Newton was made President of the Royal Society in 1703 and an associate of the French Academie des Sciences. In his position at the Royal Society, Newton made an enemy of John Flamsteed, the Astronomer Royal, by prematurely publishing Flamsteed's star catalogue.
Newton died in London on March 20th, 1727, and was buried in Westminster Abbey. His half-niece, Catherine Barton Conduitt, served as his hostess in social affairs at his house on Jermyn Street in London; he was her "very loving Uncle", according to his letter to her when she was recovering from smallpox. Newton died intestate and his considerable estate was divided between his half-nieces and half-nephews.
After his death, Newton's body was discovered to have had massive amounts of mercury in it, probably resulting from his alchemical pursuits. Mercury poisoning could explain Newton's eccentricity in late life.
The law of gravity became Newton's best-known discovery. He warned against using it to view the universe as a mere machine, like a great clock. He said, "Gravity explains the motions of the planets, but it cannot explain who set the planets in motion. God governs all things and knows all that is or can be done."
His scientific fame notwithstanding, Newton's study of the Bible and of the early Church Fathers were among his greatest passions. He devoted more time to the study of the Scriptures, the Fathers, and to Alchemy than to science, and said, "I have a fundamental belief in the Bible as the Word of God, written by those who were inspired. I study the Bible daily."
Newton himself wrote works on textual criticism, most notably An Historical Account of Two Notable Corruptions of Scripture.
Newton also placed the crucifixion of Jesus Christ at 3 April, AD 33, which is now the accepted traditional date. He also attempted, unsuccessfully, to find hidden messages within the Bible.
Despite his focus on theology and alchemy, Newton tested and investigated these ideas with the scientific method, observing, hypothesizing, and testing his theories. To Newton, his scientific and religious experiments were one and the same, observing and understanding how the world functioned.
Newton rejected the church's doctrine of the trinity, and was probably a follower of arianism. In a minority view, T.C. Pfizenmaier argues that he more likely held the Eastern Orthodox view of the Trinity rather than the Western one held by Roman Catholics, Anglicans, and most Protestants.
In his own day, he was also accused of being a Rosicrucian (as were many in the Royal Society and in the court of Charles II).
In his own lifetime, Newton wrote more on religion than he did on natural science. He believed in a rationally immanent world, but he rejected the hylozoism implicit in Leibniz and Baruch Spinoza. Thus, the ordered and dynamically informed universe could be understood, and must be understood, by an active reason, but this universe, to be perfect and ordained, had to be regular.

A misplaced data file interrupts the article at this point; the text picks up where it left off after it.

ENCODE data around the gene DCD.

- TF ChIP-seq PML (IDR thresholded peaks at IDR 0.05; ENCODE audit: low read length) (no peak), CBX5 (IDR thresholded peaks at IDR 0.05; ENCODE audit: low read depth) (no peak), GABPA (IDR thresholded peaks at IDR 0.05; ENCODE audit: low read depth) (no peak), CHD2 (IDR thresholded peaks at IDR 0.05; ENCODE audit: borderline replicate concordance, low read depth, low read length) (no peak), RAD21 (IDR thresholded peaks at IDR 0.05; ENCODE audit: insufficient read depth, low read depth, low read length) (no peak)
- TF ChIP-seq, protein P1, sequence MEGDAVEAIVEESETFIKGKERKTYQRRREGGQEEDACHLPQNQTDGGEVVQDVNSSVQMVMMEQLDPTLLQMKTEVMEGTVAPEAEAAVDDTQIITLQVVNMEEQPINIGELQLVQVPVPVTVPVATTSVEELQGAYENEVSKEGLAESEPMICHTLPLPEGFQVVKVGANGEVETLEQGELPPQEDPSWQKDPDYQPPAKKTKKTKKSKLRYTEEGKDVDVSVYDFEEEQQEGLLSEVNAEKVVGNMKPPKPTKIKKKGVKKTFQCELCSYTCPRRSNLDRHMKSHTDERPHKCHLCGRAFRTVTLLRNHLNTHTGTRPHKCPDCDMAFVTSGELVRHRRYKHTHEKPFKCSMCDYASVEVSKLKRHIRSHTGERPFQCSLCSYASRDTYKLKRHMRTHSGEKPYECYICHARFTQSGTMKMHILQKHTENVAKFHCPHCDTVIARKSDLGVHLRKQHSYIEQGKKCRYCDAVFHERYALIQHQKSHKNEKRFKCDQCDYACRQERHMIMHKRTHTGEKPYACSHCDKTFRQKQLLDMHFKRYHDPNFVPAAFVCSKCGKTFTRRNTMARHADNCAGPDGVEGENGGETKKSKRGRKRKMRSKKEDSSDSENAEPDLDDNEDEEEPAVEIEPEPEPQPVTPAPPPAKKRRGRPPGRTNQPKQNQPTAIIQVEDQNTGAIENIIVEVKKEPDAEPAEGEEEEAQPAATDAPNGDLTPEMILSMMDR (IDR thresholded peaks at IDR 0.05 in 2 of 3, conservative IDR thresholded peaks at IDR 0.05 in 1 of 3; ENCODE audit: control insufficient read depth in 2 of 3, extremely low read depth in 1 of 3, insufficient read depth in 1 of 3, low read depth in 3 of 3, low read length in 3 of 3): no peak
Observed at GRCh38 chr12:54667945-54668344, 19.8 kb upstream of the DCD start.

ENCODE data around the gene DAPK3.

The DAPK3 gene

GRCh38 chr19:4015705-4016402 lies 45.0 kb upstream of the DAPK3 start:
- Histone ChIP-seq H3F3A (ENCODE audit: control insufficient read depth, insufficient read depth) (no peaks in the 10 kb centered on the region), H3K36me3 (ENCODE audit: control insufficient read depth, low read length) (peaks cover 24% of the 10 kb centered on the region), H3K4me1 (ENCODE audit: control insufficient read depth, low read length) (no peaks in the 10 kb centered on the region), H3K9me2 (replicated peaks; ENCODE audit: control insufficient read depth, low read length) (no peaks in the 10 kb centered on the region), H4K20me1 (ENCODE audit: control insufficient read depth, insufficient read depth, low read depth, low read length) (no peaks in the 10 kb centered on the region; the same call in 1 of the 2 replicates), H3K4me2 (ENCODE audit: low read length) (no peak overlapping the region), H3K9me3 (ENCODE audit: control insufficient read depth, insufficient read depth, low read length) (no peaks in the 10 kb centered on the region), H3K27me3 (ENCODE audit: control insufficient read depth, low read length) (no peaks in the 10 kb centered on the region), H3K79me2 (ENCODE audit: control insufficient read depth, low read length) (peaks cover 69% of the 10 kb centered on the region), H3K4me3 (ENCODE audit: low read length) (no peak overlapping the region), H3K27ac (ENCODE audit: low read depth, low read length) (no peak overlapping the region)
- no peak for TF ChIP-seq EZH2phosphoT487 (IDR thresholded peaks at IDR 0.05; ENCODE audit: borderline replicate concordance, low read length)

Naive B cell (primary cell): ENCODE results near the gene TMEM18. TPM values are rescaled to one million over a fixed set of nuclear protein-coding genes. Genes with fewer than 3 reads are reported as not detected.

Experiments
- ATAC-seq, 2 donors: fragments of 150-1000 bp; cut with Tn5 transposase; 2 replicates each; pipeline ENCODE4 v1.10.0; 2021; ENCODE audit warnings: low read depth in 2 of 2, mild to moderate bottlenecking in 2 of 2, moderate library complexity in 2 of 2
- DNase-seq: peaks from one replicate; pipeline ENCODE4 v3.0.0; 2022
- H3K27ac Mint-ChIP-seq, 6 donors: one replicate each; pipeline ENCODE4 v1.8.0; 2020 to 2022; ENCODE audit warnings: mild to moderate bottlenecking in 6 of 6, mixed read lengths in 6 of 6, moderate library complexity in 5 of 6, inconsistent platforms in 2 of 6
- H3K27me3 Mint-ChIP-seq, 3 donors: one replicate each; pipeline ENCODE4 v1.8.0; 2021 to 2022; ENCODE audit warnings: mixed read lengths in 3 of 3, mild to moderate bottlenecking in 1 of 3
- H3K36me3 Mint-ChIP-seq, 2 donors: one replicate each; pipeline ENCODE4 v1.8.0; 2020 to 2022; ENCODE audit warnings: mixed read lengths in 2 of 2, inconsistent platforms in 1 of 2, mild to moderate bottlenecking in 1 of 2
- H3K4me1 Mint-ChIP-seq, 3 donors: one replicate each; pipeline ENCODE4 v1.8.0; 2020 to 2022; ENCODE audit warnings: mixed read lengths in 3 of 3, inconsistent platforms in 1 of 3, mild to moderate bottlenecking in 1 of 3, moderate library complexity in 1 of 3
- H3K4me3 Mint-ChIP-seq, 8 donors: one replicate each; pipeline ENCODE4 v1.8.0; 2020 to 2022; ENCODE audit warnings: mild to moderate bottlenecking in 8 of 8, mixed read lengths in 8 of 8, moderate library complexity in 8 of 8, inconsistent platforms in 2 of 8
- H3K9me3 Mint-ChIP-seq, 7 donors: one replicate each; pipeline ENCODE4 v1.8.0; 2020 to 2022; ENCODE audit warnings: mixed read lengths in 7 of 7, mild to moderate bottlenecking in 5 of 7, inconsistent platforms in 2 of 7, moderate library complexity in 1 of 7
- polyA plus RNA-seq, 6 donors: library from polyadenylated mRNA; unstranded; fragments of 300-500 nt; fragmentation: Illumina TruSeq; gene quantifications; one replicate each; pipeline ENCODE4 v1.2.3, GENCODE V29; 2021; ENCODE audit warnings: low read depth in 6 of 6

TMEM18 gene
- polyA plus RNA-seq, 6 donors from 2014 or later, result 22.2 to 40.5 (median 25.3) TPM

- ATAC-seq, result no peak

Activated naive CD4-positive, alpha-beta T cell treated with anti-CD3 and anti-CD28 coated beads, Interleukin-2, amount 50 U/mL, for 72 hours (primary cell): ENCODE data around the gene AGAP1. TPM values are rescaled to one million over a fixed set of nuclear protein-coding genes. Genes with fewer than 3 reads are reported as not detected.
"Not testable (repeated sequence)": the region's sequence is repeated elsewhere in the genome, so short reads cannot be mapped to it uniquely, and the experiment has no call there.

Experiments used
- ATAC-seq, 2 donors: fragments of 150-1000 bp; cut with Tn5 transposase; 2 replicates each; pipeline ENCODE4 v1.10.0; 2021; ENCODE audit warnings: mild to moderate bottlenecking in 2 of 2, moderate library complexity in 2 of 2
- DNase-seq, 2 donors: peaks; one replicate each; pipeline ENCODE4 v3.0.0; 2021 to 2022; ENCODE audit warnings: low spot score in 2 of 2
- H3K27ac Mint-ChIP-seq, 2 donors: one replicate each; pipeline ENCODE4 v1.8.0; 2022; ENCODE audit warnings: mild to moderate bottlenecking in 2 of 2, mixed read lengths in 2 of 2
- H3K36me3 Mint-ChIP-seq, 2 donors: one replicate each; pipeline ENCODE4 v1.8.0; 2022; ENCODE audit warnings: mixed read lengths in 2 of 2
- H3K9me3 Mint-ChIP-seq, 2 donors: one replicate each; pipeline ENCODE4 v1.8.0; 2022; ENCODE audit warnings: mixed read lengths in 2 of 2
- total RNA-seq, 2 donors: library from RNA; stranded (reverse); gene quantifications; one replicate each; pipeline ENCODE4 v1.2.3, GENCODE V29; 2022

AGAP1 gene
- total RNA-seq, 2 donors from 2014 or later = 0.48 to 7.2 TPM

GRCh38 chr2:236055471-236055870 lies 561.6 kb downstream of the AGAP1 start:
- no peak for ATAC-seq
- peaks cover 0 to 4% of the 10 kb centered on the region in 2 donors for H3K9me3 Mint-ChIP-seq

Newton and Robert Boyle's mechanical philosophy was promoted by rationalist pamphleteers as a viable alternative to the pantheists and enthusiasts, and was accepted hesitantly by orthodox preachers as well as dissident preachers like the latitudinarians.
Thus, the clarity and simplicity of science was seen as a way to combat the emotional and metaphysical superlatives of both superstitious enthusiasm and the threat of atheism, and, at the same time, the second wave of English deists used Newton's discoveries to demonstrate the possibility of a "Natural Religion."
The attacks made against pre-Enlightenment "magical thinking," and the mystical elements of Christianity, were given their foundation with Boyle's mechanical conception of the universe. Newton gave Boyle's ideas their completion through mathematical proofs, and more importantly was very successful in popularizing them.
The perceived ability of Newtonians to explain the world, both physical and social, through logical calculations alone is the crucial idea in the disenchantment of Christianity.
Newton saw God as the master creator whose existence could not be denied in the face of the grandeur of all creation.
But the unforeseen theological consequence of his conception of God, as Leibniz pointed out, was that God was now entirely removed from the world's affairs, since the need for intervention would only evidence some imperfection in God's creation, something impossible for a perfect and omnipotent creator.
Leibniz's theodicy cleared God from the responsibility for "l'origine du mal" by making God removed from participation in his creation. The understanding of the world was now brought down to the level of simple human reason, and humans, as Odo Marquard argued, became responsible for the correction and elimination of evil.
On the other hand, latitudinarian and Newtonian ideas taken too far resulted in the millenarians, a religious faction dedicated to the concept of a mechanical universe, but finding in it the same enthusiasm and mysticism that the Enlightenment had fought so hard to extinguish.
As warden of the royal mint, Newton estimated that 20% of the coins taken in during The Great Recoinage were counterfeit. Counterfeiting was treason, punishable by death by drawing and quartering. Despite this, convictions of the most flagrant criminals could be extremely difficult to achieve; however, Newton proved to be equal to the task.
He gathered much of that evidence himself, disguised, while he hung out at bars and taverns. For all the barriers placed to prosecution, and separating the branches of government, English law still had ancient and formidable customs of authority.